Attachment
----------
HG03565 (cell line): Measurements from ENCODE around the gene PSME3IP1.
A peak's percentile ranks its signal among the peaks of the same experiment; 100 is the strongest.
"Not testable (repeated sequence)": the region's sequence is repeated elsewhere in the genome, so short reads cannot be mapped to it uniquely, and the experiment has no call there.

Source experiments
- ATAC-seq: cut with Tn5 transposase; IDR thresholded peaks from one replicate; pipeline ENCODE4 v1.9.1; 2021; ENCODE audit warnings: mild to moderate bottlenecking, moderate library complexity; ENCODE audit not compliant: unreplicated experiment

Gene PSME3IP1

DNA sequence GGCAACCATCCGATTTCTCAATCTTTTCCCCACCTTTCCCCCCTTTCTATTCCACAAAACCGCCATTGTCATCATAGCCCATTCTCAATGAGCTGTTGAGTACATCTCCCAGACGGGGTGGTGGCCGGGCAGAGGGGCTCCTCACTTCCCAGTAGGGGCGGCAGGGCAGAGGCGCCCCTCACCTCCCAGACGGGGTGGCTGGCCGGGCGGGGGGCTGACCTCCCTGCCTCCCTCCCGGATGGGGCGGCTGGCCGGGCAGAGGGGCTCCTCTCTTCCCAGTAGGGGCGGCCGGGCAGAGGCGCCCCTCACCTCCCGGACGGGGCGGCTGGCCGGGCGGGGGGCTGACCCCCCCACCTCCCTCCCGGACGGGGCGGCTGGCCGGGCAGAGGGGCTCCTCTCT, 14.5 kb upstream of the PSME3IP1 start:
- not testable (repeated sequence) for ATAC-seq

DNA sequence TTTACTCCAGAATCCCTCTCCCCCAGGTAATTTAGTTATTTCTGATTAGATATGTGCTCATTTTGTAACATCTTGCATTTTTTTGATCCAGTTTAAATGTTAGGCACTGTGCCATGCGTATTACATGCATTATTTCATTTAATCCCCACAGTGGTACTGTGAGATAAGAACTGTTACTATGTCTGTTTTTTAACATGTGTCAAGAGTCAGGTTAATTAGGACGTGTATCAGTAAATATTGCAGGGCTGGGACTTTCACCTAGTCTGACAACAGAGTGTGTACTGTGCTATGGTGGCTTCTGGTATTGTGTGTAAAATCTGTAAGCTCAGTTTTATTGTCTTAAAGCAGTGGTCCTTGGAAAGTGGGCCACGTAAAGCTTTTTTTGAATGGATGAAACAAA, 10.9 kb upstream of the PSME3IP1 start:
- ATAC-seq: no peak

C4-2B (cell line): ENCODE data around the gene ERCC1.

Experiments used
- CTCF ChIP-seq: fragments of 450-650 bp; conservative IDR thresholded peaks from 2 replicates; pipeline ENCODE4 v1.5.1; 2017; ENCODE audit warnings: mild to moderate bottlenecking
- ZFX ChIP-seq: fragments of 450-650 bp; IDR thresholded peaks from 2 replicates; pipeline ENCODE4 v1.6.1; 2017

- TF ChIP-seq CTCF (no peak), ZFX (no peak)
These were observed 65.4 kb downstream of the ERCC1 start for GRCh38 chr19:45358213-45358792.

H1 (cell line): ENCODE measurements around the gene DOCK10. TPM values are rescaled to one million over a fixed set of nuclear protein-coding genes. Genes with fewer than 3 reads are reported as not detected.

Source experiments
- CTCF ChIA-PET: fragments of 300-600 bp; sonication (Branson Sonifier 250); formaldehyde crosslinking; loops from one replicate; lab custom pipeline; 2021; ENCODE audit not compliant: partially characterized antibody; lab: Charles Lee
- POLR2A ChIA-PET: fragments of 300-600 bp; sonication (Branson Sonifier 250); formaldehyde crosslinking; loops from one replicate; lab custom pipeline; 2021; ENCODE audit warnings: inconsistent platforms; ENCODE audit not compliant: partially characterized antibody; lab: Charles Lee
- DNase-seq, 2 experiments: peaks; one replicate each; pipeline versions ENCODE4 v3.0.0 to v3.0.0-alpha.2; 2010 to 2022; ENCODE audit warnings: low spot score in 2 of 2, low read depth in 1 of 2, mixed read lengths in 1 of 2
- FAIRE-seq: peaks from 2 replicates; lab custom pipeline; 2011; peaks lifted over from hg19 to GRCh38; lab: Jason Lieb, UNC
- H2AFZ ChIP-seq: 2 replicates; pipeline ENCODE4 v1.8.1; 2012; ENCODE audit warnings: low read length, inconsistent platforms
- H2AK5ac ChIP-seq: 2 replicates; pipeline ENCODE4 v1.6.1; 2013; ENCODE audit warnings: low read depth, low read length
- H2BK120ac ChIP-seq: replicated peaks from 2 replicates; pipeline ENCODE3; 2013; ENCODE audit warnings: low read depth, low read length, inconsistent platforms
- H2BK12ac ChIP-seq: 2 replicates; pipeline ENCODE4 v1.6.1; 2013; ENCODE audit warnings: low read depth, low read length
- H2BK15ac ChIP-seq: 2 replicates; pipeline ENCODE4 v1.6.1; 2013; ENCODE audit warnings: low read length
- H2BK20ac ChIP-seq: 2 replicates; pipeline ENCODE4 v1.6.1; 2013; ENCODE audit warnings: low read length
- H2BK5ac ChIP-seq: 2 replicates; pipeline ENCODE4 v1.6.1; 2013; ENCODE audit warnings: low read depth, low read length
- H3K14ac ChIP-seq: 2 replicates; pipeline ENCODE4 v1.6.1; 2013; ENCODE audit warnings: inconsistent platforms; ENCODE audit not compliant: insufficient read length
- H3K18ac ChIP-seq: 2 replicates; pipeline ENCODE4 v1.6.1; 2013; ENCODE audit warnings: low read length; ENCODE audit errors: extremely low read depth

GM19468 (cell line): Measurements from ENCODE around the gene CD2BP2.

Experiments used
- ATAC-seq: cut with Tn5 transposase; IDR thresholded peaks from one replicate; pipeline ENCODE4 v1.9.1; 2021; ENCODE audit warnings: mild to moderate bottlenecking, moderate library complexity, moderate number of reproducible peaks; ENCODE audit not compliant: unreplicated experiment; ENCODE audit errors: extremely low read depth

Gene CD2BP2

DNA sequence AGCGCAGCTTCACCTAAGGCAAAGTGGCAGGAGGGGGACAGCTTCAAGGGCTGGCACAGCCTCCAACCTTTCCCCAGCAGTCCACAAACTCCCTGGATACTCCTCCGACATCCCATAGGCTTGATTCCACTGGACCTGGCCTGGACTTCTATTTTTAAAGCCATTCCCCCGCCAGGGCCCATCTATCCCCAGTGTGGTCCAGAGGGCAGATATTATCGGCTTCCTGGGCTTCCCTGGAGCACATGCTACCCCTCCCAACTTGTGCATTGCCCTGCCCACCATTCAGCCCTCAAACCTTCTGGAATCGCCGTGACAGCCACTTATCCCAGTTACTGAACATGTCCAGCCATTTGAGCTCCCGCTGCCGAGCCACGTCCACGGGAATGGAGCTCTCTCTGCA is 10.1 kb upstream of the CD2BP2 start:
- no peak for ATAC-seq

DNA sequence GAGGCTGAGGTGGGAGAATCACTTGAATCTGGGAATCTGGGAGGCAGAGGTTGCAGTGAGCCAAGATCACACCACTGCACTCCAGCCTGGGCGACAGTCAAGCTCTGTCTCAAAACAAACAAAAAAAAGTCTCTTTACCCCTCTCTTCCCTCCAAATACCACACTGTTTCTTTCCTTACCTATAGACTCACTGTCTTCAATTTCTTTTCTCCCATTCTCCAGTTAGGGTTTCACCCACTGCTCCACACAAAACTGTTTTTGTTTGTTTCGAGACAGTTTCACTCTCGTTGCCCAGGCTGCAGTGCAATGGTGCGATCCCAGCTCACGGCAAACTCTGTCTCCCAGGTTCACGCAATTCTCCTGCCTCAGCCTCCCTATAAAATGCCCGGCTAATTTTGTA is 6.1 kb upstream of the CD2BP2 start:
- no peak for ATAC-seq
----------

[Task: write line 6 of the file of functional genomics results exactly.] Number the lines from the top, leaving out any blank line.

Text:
Gene PSME3IP1